Yards sewn: Somewhere around 95

2009? I give up

Sana
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Date: 4/13/12 9:36 PM

If you have a regular panty pattern, you should be able to adapt it to a boy short pattern in much the same way this tutorial shows how to adapt a bikini panty to a hipster style: bikini to hipster

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"Once abolish the God, and the government becomes the God." (G. K. Chesterton)

NhiHuynh
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Date: 4/13/12 10:16 PM

I've taken a panties class and the instructor said the problem is that the back is usually cut like a straight diagonal line. That line should be curved out to cup your bottom. She said to look at maternity panties. They are made with this curve because pregnant women aren't going to put up with that riding up nonsense.

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Elona
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In reply to NhiHuynh <<


Date: 4/14/12 2:41 AM

I agree about the curved, cupped back part of the panties, and I personally have found that a center back seam is helpful, too.

However, there has been a small revolution in the RTW panty game lately. I was going through the racks at Macy's the other day and was astounded to find my fingers being stuck to by certain panties. On closer inspection, I saw that several brands have taken to putting--on the rear leg opening--a thin line of something like very narrow, very tacky elastic. This stuff is not applied by machine, but seems to be part of the fabric.

If you've ever had a gecko crawl on you, the sensation is a bit like that. Somewhat disturbing, actually.

ryan's mom
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ryan's mom
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Date: 4/14/12 8:04 AM

I've altered the heck out of a KS panty pattern. Lowered the waist, widened the bum, moved the crotch seams to suit my shape, etc. I'm wearing my own panties right now and they never ride up like occasional RTW ones. I think the elastic, as an above poster mentioned, has a lot to do with it. I almost always use a 77%-80% ratio with elastic to leg and waist openings distributed all the way around, not more in the back and less in the front. I'm guessing this may not work for all shapes as the elastic might cut into a fleshier figure so one would have to tweak elastic to fit their shape.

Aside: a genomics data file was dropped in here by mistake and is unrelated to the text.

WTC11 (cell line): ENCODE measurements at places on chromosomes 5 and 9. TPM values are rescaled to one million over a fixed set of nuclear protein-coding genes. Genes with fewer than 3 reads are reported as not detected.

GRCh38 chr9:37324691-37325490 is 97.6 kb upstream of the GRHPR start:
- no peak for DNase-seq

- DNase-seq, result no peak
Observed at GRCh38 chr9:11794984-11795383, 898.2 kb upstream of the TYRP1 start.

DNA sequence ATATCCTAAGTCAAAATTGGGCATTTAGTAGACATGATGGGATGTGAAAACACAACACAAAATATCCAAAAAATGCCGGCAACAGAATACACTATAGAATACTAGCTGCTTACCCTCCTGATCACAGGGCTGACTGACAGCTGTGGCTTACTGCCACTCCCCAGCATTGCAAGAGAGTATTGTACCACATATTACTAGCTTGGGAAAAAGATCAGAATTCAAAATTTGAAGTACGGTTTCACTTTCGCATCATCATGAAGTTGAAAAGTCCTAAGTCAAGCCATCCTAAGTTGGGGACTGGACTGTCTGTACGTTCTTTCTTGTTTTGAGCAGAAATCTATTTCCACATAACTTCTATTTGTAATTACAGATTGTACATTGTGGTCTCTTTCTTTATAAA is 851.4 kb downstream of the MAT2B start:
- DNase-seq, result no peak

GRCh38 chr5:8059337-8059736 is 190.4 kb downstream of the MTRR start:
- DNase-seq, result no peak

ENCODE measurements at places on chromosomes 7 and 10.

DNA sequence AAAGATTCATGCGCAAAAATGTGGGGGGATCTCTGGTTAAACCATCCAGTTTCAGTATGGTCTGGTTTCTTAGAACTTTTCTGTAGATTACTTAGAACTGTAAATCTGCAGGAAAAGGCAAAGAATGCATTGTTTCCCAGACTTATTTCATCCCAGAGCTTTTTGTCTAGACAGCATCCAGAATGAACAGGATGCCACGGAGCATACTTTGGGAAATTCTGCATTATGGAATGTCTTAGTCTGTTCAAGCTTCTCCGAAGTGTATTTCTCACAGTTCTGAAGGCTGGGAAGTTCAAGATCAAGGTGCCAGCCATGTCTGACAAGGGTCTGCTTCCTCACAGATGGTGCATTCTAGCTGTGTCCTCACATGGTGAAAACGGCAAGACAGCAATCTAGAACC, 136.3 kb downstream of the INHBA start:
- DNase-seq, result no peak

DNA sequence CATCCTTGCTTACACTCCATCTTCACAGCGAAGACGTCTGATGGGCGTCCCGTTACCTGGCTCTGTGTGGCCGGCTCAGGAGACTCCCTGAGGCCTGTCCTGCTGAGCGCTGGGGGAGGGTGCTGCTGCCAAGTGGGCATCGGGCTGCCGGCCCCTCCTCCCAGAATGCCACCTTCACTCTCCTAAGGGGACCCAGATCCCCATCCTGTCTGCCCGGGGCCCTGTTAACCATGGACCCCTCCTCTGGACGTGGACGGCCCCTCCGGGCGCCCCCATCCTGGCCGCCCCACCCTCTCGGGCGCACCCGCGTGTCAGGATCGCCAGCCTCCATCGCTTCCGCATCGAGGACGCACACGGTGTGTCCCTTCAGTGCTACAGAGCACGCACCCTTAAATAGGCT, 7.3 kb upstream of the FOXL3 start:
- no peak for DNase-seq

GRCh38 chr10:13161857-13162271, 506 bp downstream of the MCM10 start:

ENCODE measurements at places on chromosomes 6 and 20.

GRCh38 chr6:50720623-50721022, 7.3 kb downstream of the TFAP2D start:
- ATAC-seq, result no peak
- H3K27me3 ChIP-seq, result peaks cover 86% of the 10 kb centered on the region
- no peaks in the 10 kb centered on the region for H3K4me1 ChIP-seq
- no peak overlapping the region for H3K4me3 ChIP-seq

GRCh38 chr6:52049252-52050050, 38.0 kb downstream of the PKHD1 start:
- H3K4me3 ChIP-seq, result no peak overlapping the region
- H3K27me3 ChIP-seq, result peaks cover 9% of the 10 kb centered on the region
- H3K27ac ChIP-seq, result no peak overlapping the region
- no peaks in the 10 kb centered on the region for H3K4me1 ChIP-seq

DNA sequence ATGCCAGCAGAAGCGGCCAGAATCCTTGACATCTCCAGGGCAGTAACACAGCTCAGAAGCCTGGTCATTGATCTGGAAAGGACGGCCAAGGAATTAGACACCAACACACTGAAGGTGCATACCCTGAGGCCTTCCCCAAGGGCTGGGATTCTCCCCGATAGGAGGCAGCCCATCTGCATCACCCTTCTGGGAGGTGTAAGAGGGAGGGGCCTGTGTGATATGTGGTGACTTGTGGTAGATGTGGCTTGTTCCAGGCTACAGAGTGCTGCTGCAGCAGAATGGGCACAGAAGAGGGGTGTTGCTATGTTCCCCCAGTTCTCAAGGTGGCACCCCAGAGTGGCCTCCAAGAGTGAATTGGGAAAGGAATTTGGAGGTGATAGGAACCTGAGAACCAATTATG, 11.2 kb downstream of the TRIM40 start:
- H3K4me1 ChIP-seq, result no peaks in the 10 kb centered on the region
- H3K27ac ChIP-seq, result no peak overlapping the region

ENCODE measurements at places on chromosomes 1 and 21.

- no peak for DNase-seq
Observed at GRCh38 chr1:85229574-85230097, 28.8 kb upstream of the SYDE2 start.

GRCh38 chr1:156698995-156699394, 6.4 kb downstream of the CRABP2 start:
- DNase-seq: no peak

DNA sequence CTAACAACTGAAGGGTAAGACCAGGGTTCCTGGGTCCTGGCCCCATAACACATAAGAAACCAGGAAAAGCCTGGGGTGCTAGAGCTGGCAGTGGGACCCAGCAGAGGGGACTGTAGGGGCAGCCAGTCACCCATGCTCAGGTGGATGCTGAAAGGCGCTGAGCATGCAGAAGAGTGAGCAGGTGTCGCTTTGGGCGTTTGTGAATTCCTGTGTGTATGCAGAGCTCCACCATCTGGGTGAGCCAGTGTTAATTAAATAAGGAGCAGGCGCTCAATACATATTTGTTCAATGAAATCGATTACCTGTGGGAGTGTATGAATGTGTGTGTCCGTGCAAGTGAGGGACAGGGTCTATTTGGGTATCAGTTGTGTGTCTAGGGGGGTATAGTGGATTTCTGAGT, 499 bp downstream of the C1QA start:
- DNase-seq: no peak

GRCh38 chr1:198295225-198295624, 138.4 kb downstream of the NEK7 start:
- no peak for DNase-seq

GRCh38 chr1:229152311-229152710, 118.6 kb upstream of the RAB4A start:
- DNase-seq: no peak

I love my panties, and they don't ride up or move around. Those babies stay put.

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If you think your sewing is better than everyone else's around here, get out of my way b****. I hate sewing snobs.

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juliette2
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juliette2
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Date: 4/14/12 8:20 AM

The width of the gusset is important too. I have a large round behind and always had problems with ride-up. I found a RTW pair that did not ride up: the gusset was much wider than other brands.

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clt3
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Date: 4/14/12 9:05 AM

I've purchased VS panties for years and recently had to stop because they ride up. The back leg elastic is sewn in flat and not stretched as it's sewn on. I switched to Soma because the elastic is done properly but the crotch piece is much narrower so they also ride up . Argh!

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Singer 66-16. Singer 600e, Kenmore 158.1913 , Viking 1100, Brother 4000D, Brother Quattro, Bernina 930, White 634DE,
Babylock Evolve, 2 Featherweights ,Pfaff Creative Performance,Janome Coverpro 1000CPX